Gadjo Dilo said...

Heh, you and Malty should work together on this, I think you're onto something! I fancy that Mai-Britt Jenkins would wear one of those black conical hats instead of the usual ski headgear.

martpol said...

But Peter (and I suppose this should be my last word for now, since this was more of a comic OP): the science has of course moved on hugely in those 30 years. Climatology is bigger, computing power is vastly bigger, climate change is the normal business of the day for thousands of scientists throughout the world. I don't about anyone else, but I'm certainly far more willing to trust whatever 'models' are used to predict the future now than I would have been 20, 10, even 5 years ago.

Gaw said...

Oh sugar! I'm going to have to enter a AGW debate after all (I'm trying to give them up.)

I've done a bit of modeling in a previous incarnation and have very little faith in climate models: the variables are too imponderable.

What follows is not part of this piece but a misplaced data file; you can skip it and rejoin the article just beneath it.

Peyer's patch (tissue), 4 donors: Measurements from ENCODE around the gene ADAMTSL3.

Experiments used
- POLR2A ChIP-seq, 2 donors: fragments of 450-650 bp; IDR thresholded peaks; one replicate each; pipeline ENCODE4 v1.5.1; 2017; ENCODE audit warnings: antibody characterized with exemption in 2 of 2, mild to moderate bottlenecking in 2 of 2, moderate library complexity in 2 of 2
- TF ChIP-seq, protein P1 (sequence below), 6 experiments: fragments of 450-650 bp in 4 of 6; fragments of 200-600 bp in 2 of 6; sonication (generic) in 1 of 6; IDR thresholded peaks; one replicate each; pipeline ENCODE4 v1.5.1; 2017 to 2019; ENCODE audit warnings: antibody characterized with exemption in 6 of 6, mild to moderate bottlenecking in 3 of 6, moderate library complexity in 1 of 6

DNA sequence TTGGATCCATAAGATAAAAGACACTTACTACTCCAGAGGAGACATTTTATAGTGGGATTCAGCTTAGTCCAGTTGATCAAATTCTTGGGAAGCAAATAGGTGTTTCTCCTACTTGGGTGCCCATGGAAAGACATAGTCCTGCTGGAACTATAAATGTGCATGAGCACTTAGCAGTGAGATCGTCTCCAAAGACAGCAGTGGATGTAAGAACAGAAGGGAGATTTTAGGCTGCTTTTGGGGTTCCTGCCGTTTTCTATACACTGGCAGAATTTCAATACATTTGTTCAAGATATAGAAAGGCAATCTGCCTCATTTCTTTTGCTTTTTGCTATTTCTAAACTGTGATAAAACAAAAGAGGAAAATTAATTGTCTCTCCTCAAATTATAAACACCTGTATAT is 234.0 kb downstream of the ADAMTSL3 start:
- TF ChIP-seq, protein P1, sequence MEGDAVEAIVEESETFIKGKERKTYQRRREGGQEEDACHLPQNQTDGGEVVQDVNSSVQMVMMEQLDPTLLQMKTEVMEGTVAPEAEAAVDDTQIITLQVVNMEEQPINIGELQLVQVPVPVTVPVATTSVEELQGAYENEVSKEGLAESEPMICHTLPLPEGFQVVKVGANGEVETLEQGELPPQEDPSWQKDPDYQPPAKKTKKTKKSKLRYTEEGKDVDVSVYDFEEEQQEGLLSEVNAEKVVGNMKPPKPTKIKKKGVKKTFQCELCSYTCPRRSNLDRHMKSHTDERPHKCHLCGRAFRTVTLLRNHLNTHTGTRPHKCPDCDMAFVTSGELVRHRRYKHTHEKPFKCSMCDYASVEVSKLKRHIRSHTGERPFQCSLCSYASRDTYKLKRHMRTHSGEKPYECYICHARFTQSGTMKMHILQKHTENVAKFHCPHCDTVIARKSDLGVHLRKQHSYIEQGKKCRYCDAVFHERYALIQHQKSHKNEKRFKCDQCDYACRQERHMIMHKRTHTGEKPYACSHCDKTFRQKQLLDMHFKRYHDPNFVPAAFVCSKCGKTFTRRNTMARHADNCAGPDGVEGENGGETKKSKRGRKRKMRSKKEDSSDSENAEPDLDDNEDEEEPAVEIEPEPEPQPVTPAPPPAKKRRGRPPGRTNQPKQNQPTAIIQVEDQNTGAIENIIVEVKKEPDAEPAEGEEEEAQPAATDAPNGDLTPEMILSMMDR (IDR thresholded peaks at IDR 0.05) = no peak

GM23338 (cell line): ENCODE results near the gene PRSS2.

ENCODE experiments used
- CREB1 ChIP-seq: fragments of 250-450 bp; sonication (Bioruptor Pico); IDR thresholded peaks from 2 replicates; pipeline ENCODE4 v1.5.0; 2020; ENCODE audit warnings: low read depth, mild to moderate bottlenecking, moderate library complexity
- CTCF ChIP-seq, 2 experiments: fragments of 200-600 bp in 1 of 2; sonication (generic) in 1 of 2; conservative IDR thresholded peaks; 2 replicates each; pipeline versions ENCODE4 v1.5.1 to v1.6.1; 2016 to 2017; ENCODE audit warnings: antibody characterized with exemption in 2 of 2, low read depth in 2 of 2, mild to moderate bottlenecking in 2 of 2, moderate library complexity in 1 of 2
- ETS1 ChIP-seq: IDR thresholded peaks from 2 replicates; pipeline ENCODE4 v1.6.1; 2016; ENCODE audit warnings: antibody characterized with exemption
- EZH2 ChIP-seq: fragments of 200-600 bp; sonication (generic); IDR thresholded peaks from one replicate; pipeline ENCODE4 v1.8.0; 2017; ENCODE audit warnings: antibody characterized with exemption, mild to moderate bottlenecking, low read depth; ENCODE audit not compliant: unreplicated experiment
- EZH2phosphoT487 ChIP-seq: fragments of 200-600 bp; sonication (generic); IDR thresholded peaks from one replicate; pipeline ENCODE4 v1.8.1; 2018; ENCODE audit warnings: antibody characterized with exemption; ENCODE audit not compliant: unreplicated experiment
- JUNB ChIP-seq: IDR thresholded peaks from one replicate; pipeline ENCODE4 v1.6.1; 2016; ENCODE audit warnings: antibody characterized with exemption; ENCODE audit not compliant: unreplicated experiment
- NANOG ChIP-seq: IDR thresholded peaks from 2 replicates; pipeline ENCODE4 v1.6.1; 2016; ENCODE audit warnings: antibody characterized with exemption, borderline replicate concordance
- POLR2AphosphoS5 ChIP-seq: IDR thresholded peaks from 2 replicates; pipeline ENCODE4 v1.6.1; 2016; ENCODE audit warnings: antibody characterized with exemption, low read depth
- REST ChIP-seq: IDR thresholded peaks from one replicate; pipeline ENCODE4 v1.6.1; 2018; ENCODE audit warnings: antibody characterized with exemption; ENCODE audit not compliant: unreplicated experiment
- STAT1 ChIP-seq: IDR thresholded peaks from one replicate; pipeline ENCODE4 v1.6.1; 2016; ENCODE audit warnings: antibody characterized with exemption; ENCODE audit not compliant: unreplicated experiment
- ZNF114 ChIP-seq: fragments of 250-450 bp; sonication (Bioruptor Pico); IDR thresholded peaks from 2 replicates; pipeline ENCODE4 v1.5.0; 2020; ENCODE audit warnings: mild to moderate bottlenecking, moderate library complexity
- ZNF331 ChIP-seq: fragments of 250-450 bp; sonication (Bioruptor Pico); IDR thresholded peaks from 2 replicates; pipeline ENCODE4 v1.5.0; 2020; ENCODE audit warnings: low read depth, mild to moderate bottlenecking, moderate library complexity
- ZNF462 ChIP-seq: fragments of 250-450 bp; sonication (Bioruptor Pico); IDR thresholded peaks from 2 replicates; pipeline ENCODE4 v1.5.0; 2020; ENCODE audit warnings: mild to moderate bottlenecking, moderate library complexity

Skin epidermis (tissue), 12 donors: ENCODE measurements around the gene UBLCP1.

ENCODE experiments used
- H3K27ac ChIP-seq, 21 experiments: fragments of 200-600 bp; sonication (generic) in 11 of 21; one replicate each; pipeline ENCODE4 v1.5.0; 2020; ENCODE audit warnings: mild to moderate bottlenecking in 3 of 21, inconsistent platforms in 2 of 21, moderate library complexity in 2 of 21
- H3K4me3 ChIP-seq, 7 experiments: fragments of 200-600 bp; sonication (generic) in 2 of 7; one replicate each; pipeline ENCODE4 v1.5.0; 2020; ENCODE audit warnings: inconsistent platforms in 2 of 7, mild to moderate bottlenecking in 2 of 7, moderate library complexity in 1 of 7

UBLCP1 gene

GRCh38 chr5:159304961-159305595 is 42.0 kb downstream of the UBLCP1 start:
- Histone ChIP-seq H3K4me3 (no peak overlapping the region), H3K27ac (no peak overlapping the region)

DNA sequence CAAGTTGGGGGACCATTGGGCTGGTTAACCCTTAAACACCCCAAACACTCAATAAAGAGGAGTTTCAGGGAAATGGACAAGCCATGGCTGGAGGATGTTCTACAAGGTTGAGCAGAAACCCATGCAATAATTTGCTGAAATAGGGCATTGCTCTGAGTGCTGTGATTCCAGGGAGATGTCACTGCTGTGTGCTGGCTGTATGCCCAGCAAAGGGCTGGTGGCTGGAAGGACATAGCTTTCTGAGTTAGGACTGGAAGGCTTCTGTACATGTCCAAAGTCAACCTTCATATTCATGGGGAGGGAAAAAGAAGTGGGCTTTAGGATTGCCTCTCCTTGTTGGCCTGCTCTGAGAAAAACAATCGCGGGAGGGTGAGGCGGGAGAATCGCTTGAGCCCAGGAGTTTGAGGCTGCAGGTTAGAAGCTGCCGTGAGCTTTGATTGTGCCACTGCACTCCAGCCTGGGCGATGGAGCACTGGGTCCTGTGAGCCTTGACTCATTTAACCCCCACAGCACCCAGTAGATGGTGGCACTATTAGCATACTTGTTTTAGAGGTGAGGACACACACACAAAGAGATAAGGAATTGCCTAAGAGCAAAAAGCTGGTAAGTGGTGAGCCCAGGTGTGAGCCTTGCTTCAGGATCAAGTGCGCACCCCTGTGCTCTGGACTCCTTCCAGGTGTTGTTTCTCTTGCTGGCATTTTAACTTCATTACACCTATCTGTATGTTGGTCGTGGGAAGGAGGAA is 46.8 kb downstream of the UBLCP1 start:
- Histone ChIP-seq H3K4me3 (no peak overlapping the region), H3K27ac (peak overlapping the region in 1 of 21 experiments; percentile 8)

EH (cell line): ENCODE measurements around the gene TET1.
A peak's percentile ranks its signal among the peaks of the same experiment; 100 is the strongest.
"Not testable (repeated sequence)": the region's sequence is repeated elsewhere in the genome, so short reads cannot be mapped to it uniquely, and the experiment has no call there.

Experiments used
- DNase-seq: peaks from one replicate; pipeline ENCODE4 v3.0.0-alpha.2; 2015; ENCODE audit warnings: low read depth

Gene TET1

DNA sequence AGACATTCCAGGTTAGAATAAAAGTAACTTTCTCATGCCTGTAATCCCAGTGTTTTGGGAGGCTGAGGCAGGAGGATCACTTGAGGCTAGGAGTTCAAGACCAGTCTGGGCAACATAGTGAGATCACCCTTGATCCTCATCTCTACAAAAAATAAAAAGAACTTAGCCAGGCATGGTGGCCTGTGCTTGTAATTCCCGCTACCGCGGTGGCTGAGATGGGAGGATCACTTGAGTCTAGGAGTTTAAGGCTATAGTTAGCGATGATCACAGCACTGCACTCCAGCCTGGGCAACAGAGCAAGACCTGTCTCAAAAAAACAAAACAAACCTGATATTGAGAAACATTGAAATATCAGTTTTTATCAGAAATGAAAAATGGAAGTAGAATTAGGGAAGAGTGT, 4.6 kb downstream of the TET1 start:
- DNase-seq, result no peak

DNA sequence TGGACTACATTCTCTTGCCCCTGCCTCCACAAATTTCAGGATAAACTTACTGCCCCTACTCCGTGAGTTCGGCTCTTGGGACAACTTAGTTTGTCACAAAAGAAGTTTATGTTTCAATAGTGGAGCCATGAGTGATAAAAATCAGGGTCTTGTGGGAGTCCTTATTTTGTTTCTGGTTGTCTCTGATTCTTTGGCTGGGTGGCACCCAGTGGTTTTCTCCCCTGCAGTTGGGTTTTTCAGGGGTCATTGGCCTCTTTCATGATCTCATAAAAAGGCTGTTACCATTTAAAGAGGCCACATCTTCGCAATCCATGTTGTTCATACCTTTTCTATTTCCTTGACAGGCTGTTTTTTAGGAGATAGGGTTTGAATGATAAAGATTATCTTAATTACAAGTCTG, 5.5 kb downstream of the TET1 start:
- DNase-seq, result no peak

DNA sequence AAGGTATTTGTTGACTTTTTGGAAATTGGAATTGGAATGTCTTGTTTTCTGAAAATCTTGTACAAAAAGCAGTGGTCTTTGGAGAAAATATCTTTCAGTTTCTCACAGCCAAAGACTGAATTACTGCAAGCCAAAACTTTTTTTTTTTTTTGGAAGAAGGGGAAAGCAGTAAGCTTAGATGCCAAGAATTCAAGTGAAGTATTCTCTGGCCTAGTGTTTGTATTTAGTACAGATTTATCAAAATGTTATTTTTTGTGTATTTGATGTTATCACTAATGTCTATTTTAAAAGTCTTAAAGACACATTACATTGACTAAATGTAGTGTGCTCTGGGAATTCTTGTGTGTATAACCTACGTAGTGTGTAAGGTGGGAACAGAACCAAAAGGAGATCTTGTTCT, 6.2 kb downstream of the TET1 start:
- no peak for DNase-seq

For an illustration of how even today's computing power and an even greater collection of brainpower than the world's climate scientists can get things totally wrong look at the financial markets and the mis-pricing of US sub-prime.

I came across an interesting comment by Scott Locklin (he's on my blog roll). He pointed out that he'd never come across or heard of any climate scientists applying their modeling methodologies to the financial markets where if they had some purchase they might be expected to make someone a lot of money. Hedge fund operators will do anything to get an edge so this is something of a lacuna and potentially suggestive.

This doesn't however mean I'm not a supporter of moves to address the threat of global warming.